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Department of Health Studies
Texas Woman's University
This document is available in alternative formats upon request.
The primary goals of Healthy People 2010, the comprehensive health initiative of the U.S. Centers for Disease Control and Prevention [CDC], are "to help individuals of all ages increase life expectancy and improve their quality of life" and "to eliminate health disparities among different segments of the population." (U.S. CDC, 2003). At the beginning of the 20th century, life expectancy was under 50. Today, most people plan to live into their 70's, and many into their 80's (MIT. AgeLab, 2003). The phenomenon of population aging is a global health, economic, and social issue of major proportions. The aging trend is attributed to a decline in fertility and an increase in human life expectancy rates: fewer children being born and more people reaching old age.
According to the World Health Organization [WHO] (1998; WHO, 2003):
The normal human aging process that occurs with the passage of time involves usual and inevitable physical, psychological, and social changes. Some physiological changes can be modified or prevented through lifestyle choices (Alessio, 2001; Morgan & Kunkel, 2001, 4). Lifestyle and environmental exposures have a major impact on health indicators such as blood pressure, weight, loss of hearing and visual acuity, and also are catalysts for inevitable physiological changes, such as graying and loss of hair, facial wrinkles, bone density and brain cell loss, biochemical imbalances, and a reduced functional reserve capacity. As one ages, the chances of dying from a disease, as well as co-morbidity, increase dramatically (Alessio, 2001, 107-113). Four out of five persons aged 65 and older have one or more chronic conditions (U.S. NIA. NCI, 2003).
Among the leading health-related issues facing older Americans age 65 or older are hypertension, diabetes, mental health conditions - depression, anxiety, alcohol and other drug dependency, asthma, heart disease and bronchial emphysema (U.S. DHHS. HRSA. BPC. 2003). Five of the six leading causes of death among older Americans are chronic diseases: arthritis, diabetes, cancer, stroke, hypertension, and heart disease (U.S. Federal Interagency Forum on Aging-Related Statistics, 2000). Currently, 4.5 million Americans have been diagnosed with Alzheimer's Disease, the fourth leading cause of death among U.S. adults (North Central Texas Council of Governments. Area Agency on Aging of North Central Texas, 1999, 20), and13.2 million cases are projected by 2050 (U.S. NIA, 2003).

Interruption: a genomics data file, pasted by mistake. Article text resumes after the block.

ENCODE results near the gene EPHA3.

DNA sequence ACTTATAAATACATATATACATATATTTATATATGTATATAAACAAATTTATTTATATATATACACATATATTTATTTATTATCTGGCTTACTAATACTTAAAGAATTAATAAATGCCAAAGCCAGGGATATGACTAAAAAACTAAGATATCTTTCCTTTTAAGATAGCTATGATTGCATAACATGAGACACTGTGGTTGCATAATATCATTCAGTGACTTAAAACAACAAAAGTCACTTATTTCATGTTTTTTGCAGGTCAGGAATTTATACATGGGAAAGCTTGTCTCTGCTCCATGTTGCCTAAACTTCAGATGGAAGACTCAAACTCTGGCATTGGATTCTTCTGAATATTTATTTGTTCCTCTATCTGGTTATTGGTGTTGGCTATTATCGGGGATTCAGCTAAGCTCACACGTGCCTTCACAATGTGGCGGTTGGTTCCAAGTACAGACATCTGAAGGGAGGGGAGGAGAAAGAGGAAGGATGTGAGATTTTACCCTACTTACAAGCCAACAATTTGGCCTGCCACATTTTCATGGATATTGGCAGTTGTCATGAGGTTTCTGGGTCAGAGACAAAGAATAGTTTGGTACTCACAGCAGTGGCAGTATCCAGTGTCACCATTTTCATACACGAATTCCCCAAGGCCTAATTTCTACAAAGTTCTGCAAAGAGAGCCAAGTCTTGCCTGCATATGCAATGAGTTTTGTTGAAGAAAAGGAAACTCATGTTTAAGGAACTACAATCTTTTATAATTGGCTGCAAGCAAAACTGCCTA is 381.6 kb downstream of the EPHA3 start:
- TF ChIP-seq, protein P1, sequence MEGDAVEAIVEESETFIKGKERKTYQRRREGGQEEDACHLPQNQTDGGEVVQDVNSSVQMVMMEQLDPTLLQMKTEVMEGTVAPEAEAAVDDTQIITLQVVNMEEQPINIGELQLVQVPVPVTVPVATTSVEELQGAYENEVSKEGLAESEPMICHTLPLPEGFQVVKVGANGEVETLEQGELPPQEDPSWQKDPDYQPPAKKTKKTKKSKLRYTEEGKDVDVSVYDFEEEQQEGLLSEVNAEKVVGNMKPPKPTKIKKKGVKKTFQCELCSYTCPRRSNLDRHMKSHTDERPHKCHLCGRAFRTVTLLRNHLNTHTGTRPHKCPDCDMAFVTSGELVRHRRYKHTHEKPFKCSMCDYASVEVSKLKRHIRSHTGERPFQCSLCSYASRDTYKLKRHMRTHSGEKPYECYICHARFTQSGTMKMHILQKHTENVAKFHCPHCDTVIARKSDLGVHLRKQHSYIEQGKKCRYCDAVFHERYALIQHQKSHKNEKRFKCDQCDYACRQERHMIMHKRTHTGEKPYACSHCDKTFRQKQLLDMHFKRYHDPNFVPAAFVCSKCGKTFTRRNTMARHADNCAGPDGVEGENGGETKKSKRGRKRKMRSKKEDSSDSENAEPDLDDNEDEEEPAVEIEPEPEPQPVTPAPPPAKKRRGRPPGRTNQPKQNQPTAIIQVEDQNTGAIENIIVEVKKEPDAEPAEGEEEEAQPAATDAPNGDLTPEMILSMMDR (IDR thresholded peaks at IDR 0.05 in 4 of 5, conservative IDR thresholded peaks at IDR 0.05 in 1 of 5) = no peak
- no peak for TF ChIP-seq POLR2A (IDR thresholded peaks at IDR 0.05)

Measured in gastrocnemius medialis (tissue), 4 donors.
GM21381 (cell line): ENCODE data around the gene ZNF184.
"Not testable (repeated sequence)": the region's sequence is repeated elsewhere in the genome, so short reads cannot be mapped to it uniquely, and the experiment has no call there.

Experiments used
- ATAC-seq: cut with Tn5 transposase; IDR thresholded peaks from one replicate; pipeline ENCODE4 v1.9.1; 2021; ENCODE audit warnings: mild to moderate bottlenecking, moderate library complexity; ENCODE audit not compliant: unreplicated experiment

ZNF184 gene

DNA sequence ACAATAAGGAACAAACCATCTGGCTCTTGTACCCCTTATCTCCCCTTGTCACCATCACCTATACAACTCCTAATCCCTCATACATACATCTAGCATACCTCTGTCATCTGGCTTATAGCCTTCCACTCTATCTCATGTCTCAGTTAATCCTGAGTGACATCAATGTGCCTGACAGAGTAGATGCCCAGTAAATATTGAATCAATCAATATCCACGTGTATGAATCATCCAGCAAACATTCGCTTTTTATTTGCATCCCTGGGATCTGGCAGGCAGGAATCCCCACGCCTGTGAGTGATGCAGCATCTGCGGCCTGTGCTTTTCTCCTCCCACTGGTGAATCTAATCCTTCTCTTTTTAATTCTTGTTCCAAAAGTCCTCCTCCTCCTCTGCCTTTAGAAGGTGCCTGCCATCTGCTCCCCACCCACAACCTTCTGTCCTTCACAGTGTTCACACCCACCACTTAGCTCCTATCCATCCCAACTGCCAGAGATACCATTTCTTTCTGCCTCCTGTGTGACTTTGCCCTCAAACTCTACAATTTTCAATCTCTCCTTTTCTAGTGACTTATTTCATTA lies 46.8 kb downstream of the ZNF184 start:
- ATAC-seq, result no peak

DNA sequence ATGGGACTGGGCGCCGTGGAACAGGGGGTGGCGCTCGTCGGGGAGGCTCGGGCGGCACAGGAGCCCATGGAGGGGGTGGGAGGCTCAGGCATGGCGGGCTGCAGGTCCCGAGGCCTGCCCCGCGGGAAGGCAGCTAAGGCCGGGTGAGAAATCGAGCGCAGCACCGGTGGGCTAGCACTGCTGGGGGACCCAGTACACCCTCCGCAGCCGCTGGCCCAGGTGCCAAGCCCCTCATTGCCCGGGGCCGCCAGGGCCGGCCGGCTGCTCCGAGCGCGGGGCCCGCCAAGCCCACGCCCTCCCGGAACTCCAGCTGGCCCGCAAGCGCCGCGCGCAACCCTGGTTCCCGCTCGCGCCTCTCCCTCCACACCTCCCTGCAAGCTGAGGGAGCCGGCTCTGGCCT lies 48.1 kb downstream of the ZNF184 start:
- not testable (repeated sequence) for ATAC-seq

The aging process also results in changing accessibility needs, especially if illness, chronic disease, or injury affects physical and/or mental abilities (U.S. AOA Center for Communication and Consumer Services, 2003). Accessibility issues have important implications for work and retirement policies, health and long-term care needs, and the social well-being of the older population. The proportion of Americans age 65 or older with chronic accessibility needs declined from 24 percent in 1982 to 21 percent in 1994. But despite the decline in rates, due to the rapid growth in the overall older population, the number of older Americans with chronic accessibility needs increased by about 600,000 from 6.4 million in 1982 to 7 million in 1994 (U.S. NIA. NCI, 2003). As the U.S. Agency for Healthcare Research and Quality's [AHRQ] Task Force on Aging noted: "Aging-related research shares common issues with research in other areas (e.g., care for people with chronic illness and people with differabilities, ed.] (U.S. AHRQ, 2001).
The current trend of global population aging has been forecast for many years. People are living longer, creating a companion need and desire for a longer good quality of life. The (as of this writing) inevitable aging process changes people physically, psychologically, and socially, resulting in the need to meet new conditions and challenges. A recurring topic of concern for older people is a desire to maintain independence and control over one's life. Such freedom is crucial even in the midst of losing some functional acuity and/or having to manage pain and/or illness (Ladd, 2003).
The accessibility needs of people with differabilities [PWDs], the people from around the globe who come together annually for this California State University at Northridge [CSUN] International Conference (2003), clearly match the needs of our growing aging population. The accessibility tools and methods designed, invented, manufactured, and utilized by people with differabilities are the very tools and assistive technology that everyone sooner or later needs as everyone ages. Thus, CSUN is as much a conference about how technology facilitates life for the diverse population of people with differabilities [PWDs], as it is and should be about how assistive technology can help the entire world adapt and cope with our increasingly aging population.